The internality scale in the field of labor and service relationships has interrelationships with low communicative control (r = 0.324) and open cruelty (r = 0.247). Teenagers do not hide their dislike both for their peers and elders. They have complicated relationships with teachers at school; they receive frequent comments concerning their personality. Inability to cope with oneself at the right time and displayed negative reaction to a partner shows difficulty to build harmonious relationships with peers and high impulsiveness in communication.

The scale of internality in the field of interpersonal relations is linked to a low communication control (r = 0.324) and open cruelty (r = 0.247). Teenagers reveal high impulsiveness in communication; they are uninhibited in their choice of words and actions. The circle of communication is narrow, they tend to create situations that embarrass people and treat them rudely and disrespectfully. Because of this, the circle of their communication is getting narrower; peers disengage from them.


The following conclusions have been drawn on the basis of obtained research results of interpersonal relationships in teenagers inclined to victim behavior. In the general sample of respondents, according to the scale of realized victimhood, 53% (40 school students) of teenagers displayed results higher than a norm. They often get in unpleasant and dangerous situations, tend to deliberately create conflict situations and violate established rules, norms and values. They provoke situations of victimization with their peers. The majority of teenagers (87.5%) have an external level of subjective control, which is consistent with the results of a number of studies. Among teenagers with victimized behavior, the externals usually prevail over the internals, and their share is more than 80%. On the contrary, in other samples among young people with prosocial orientation showing a high level of social maturity for their age, the absolute majority belongs to the internals (Rivman, 1975)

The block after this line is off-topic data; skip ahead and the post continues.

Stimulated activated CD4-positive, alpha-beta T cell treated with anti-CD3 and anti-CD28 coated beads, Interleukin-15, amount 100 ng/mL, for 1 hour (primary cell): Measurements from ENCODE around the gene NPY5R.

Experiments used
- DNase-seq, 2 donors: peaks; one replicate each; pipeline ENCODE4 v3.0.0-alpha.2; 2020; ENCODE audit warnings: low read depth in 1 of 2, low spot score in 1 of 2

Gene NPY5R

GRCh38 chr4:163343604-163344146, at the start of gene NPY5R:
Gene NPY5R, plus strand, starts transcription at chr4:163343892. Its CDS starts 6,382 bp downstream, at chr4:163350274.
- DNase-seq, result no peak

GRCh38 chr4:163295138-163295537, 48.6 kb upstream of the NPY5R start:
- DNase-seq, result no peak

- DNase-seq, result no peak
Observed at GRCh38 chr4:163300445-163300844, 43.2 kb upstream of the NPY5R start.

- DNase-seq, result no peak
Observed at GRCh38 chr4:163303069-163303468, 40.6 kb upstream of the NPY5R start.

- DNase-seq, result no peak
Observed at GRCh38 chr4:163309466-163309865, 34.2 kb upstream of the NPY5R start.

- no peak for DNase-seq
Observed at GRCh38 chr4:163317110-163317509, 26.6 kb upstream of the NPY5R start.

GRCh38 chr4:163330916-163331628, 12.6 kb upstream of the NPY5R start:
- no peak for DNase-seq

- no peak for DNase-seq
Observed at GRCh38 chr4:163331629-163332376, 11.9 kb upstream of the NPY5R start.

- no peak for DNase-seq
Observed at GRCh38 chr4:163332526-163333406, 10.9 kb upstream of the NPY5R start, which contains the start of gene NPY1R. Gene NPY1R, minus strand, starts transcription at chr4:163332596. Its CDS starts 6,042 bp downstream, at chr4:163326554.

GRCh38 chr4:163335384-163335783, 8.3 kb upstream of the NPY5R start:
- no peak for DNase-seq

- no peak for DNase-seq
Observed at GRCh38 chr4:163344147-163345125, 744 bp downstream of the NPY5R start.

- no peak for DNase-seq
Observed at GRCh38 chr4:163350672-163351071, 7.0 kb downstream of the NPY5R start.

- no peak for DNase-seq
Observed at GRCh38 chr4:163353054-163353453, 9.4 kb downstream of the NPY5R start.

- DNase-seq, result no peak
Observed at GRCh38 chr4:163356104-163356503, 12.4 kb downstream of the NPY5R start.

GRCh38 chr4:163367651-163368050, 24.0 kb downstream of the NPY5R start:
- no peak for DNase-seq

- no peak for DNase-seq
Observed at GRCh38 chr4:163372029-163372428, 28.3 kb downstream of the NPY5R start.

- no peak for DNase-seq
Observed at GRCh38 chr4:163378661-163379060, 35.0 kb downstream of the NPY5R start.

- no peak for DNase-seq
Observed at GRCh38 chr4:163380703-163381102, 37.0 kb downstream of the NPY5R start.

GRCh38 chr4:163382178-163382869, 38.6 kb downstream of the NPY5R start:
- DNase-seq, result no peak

The results of our study specify that teenagers prone to victim behavior with a high (internal) level of subjective control (12.5%) are characterized by a desire to take responsibility in everything. In interpersonal communication, teenagers tend to form their own circle of communication and choose their own communication partners. However, the availability of peculiarities in their behaviors indicates that interpersonal relationships among these teenagers are more complex. Teenagers prone to victimized behavior with a low (external) level of subjective control (87.5%) often escape responsibility. They do not show initiative in communication and are not motivated to form a circle of their communication; they are passive in choosing partners of communication and tend to shift responsibility for their behavior and actions to those around them. Due to their straightforwardness and aggressiveness, they lose sympathy and attractiveness. Partners in communication disengage from them; the circle of communication is getting narrower. This state of the locus of subjective control has a negative connotation since attention fixed on failures raises the level of personal anxiety and, therefore, impedes adequate comprehension of oneself and one’s own actions and effective interpersonal relationships with peers.

The results of the study conducted by Espelage et al. (2002) showed a high level of connection between externality and bullying in relation to victim children. Teenagers prone to victim behavior, with an internal control locus, often reflect on unsuccessful interaction with peers and blame themselves for the incident; they feel worse than teenagers with an external control locus who seek social support after the event or think about how they could avoid such a situation in future. Analyses of such behavior can help to orient toward needs of those teenagers who consider themselves to be frequent targets of peer persecution (Nishina, & Juvonen, 2005)

Internality in interpersonal communication may be an appropriate strategy for victimized teenagers. In addition, if a child somehow provokes his/her own persecution, self-reflection can help determine behavior that hooligans consider either annoying or helpful. On the other hand, there is a risk that at high rates of the internal locus of control victimized teenagers can become lonely and anxious and may display weakness and vulnerability disapproved by the social group (Kochenderfer-Ladd, & Skinner, 2002). Nevertheless, a high level of subjective control in interpersonal contacts of victimized teenagers makes it possible to control the situation of interaction. They face fewer social problems than teenagers with an external level of subjective control who do not try to change their situation.